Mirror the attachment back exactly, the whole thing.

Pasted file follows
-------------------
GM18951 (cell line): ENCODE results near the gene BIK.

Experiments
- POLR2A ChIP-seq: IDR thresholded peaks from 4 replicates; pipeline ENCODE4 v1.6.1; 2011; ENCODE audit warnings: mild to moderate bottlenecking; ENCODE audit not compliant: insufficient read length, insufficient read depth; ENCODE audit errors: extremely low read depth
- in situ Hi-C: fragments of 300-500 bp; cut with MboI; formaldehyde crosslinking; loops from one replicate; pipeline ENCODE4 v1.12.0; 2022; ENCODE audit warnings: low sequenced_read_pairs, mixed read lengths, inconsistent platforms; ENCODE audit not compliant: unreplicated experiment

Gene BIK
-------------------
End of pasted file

GM18951 (cell line): ENCODE results near the gene BIK.

Experiments
- POLR2A ChIP-seq: IDR thresholded peaks from 4 replicates; pipeline ENCODE4 v1.6.1; 2011; ENCODE audit warnings: mild to moderate bottlenecking; ENCODE audit not compliant: insufficient read length, insufficient read depth; ENCODE audit errors: extremely low read depth
- in situ Hi-C: fragments of 300-500 bp; cut with MboI; formaldehyde crosslinking; loops from one replicate; pipeline ENCODE4 v1.12.0; 2022; ENCODE audit warnings: low sequenced_read_pairs, mixed read lengths, inconsistent platforms; ENCODE audit not compliant: unreplicated experiment

Gene BIK